President Jimmy Carter’s national-security adviser, Zbigniew Brzezinski, was asleep in Washington, D.C., when the phone rang. His military aide, General William Odom, was calling to inform him that two hundred and twenty missiles launched from Soviet submarines were heading toward the United States. Brzezinski told Odom to get confirmation of the attack. A retaliatory strike would have to be ordered quickly; Washington might be destroyed within minutes. Odom called back and offered a correction: twenty-two hundred Soviet missiles had been launched.
Brzezinski decided not to wake up his wife, preferring that she die in her sleep. As he prepared to call Carter and recommend an American counterattack, the phone rang for a third time. Odom apologized—it was a false alarm. An investigation later found that a defective computer chip in a communications device at norad headquarters had generated the erroneous warning. The chip cost forty-six cents.
The documentary is based on a 2013 nonfiction book of the same name by Eric Schlosser about the history of nuclear weapons systems in the United States.
World War Three, By Mistake [via The New Yorker]
Hit the jump below for what is supposedly dashcam video from a Tesla as it slows down, predicting (correctly) a car crash is just about to occur ahead. The Tesla computer system is capable of monitoring not only the movements of the car immediately in front, but several cars out. It’s not clear from the video where the accident occurred, but according to car blog Electrek, the incident happened in the Netherlands.
Tesla uploaded new software to its vehicles this year to improve its Autopilot self-driving system. Teslas now rely more on radar instead of other sensors, and they can now beam radar waves underneath the vehicle in front of it. The system is meant to detect if an unseen vehicle ahead of the one directly in front comes to a sudden stop, as this could lead to chain-reaction crash.
Fortunately, everyone in the overturned vehicle turned out to be okay.
Israeli company Cellebrite is reportedly developing a portable unit that would allow police officers to examine a motorist’s cell phone to determine if they had been texting at a certain point in the past, such as just prior to a motor vehicle accident. The idea is that this may be permissible and not violate the motorist’s Fourth Amendment rights if the device does not automatically access the rest of the contents of the phone. Legislation has recently been proposed in New York which would require motorists to submit their cell phones for such on-the-spot testing. According to the CDC, each day in the United States, over 8 people are killed and 1,161 injured in crashes that are reported to involve a distracted driver. In 2013, 424,000 people were injured in motor vehicle crashes involving a distracted driver, representing an almost 10 percent increase since 2011, and nearly one in five crashes (18 percent) in which someone was injured involved distracted driving.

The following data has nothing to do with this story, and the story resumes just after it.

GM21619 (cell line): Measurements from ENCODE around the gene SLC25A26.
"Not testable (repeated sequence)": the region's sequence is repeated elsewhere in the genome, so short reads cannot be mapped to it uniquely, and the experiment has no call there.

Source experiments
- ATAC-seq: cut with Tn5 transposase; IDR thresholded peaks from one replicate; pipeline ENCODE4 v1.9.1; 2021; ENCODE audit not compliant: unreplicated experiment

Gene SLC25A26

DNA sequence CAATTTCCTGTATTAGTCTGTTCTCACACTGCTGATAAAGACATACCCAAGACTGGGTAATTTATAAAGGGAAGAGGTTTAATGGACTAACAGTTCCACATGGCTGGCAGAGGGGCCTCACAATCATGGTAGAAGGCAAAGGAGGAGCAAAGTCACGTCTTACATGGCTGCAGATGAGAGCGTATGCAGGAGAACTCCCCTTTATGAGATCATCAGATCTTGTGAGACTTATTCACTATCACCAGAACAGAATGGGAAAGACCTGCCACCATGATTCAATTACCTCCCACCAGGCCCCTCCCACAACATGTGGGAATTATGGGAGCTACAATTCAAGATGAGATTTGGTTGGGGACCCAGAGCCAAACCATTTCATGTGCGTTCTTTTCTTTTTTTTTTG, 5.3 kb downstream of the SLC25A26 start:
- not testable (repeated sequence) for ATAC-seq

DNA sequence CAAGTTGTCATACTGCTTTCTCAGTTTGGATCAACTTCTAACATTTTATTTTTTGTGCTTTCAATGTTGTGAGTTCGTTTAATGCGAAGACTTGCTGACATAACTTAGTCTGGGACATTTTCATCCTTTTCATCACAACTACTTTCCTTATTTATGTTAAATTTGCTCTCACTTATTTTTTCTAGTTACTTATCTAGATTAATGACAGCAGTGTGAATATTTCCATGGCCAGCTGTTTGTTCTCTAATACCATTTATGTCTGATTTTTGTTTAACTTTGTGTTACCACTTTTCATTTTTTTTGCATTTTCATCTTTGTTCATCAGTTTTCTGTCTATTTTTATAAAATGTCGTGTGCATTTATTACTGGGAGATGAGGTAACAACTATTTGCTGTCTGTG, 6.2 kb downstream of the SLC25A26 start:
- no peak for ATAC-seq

First came the Breathalyzer, now meet the roadside police “textalyzer” [via ArsTechnica]
California will soon provide driver’s license to autonomous (self-driving) vehicles that meet certain standards. The licenses will cost $150 – but cover up to 10 vehicles and 10 human drivers, as the autonomous vehicle will be required to have a driver behind the wheel, ready to take over in case something goes wrong. Also, the vehicles must be insured for $5 million in the event of an accident. But all roadways in California will be open to the vehicles.
Although for now the only individuals who can get their hands on such vehicles are employees of companies that are producing them (like Google or Volvo), car manufacturers are hoping autonomous vehicles will become available to the general public by 2020. And perhaps one day in the not-so-distant future, the number of people killed annually in car accidents will drop from thirty-odd-thousand to literally zero (it is actually the stated goal of Volvo that by 2020 one should be killed or seriously injured in a new Volvo).